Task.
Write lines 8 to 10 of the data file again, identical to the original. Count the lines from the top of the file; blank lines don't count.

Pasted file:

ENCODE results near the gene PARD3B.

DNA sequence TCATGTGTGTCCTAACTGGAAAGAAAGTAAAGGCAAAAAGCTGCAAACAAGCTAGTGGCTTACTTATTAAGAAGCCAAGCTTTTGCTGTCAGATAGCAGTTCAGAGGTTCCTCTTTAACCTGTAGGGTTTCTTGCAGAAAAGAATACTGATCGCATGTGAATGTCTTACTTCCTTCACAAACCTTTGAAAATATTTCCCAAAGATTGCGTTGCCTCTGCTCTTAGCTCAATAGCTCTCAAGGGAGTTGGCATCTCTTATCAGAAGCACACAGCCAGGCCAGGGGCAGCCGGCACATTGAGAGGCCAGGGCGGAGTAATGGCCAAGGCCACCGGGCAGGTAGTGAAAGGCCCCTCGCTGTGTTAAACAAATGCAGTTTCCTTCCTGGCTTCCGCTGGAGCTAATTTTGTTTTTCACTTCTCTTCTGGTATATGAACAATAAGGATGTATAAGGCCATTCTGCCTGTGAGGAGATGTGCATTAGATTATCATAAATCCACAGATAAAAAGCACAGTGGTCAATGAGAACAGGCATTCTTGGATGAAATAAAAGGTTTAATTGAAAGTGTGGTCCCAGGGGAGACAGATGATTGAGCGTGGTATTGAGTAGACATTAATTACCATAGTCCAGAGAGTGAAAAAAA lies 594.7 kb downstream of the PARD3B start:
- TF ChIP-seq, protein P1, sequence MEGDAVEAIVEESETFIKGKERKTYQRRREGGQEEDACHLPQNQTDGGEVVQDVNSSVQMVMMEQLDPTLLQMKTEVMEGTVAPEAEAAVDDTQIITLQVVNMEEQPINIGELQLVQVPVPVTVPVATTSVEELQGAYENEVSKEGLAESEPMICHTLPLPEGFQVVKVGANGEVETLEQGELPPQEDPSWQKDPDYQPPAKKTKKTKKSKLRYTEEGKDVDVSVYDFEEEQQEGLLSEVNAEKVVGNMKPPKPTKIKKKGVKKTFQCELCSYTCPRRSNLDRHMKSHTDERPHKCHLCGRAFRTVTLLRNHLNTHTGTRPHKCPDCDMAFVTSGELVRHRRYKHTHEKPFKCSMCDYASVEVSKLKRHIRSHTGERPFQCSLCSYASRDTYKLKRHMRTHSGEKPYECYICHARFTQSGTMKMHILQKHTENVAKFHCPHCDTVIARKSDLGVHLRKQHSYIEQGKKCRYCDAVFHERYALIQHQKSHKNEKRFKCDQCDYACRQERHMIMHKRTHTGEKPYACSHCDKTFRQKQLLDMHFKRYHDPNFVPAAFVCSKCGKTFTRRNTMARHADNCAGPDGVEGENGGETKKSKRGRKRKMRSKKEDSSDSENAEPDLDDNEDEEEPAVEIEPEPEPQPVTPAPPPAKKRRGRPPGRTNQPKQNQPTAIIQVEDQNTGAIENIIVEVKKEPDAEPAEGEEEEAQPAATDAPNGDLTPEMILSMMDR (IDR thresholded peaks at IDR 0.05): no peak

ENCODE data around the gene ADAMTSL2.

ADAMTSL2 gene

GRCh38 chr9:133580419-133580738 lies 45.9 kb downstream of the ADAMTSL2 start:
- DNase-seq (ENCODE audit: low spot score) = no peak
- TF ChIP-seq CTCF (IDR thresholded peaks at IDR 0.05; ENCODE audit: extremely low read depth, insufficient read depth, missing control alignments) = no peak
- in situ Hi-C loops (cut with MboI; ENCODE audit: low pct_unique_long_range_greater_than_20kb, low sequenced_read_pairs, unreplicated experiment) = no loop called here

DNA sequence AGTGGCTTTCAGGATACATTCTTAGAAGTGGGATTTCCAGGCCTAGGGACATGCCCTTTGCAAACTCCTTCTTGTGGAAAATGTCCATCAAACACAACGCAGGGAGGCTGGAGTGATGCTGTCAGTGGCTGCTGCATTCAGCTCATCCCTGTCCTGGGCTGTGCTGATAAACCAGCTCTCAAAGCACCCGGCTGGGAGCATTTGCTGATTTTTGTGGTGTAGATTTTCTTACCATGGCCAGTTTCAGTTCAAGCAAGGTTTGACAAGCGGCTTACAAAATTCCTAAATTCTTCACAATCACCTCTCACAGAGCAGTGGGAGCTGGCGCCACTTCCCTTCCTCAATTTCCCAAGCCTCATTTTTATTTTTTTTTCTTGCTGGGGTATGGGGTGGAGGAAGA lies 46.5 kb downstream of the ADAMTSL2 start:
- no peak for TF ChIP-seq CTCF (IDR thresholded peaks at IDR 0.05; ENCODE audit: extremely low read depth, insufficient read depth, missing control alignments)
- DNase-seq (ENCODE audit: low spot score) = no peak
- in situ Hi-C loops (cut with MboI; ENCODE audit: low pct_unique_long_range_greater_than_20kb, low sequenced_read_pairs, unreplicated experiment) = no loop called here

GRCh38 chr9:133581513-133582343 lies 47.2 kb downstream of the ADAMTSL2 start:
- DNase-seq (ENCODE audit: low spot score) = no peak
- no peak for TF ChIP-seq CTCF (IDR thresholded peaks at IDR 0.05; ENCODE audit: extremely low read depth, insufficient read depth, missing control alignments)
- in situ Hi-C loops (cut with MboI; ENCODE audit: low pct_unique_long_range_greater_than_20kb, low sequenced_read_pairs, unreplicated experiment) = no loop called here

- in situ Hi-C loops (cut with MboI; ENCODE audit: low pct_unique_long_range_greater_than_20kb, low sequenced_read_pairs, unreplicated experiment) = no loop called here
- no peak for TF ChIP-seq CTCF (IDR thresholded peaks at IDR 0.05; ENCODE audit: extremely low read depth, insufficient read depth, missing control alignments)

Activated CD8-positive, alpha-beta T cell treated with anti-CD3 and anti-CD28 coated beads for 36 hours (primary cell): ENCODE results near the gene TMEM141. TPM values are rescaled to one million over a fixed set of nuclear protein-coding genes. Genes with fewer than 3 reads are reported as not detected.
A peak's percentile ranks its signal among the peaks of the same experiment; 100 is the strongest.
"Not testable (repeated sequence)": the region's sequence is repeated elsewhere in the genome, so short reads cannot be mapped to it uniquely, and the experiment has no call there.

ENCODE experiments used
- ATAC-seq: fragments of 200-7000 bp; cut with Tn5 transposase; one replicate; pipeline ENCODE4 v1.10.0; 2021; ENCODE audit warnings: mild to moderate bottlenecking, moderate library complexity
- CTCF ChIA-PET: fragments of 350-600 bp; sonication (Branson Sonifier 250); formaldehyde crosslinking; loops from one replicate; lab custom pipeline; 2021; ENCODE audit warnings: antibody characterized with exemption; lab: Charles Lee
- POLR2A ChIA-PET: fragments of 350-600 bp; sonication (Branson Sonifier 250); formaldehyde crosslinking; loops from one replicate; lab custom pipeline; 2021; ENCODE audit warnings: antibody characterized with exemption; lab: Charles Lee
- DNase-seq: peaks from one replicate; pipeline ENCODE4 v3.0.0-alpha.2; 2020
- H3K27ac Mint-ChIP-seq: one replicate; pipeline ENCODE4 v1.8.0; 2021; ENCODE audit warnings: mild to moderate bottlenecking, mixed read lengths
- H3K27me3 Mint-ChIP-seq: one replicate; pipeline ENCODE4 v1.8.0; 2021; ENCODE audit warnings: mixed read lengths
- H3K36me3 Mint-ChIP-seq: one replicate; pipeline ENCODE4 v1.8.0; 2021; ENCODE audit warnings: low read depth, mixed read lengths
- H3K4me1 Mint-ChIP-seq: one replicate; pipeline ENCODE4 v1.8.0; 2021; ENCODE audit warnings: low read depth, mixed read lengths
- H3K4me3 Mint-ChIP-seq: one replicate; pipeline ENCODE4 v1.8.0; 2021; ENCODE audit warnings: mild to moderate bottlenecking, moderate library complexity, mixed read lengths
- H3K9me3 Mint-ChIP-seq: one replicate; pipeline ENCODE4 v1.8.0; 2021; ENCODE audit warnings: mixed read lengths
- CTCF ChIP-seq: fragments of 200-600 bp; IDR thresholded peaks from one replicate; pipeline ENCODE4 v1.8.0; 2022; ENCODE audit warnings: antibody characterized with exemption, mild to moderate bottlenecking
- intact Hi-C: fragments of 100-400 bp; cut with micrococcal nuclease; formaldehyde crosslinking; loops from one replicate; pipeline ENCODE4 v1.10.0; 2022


- TF ChIP-seq CTCF (IDR thresholded peaks at IDR 0.05; ENCODE audit: extremely low read depth, insufficient read depth, missing control alignments) = no peak
- in situ Hi-C loops (cut with MboI; ENCODE audit: low pct_unique_long_range_greater_than_20kb, low sequenced_read_pairs, unreplicated experiment) = no loop called here

DNA sequence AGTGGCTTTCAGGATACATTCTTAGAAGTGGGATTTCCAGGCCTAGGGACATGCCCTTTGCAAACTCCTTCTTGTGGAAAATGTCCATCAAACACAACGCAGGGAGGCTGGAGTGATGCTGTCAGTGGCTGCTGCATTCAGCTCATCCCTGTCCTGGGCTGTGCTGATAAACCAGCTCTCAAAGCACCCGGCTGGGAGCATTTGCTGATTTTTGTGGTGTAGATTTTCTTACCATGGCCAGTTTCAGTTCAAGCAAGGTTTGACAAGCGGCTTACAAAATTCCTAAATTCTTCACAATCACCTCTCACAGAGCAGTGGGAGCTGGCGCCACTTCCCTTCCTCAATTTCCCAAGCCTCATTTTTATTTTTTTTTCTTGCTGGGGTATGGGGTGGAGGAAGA lies 46.5 kb downstream of the ADAMTSL2 start: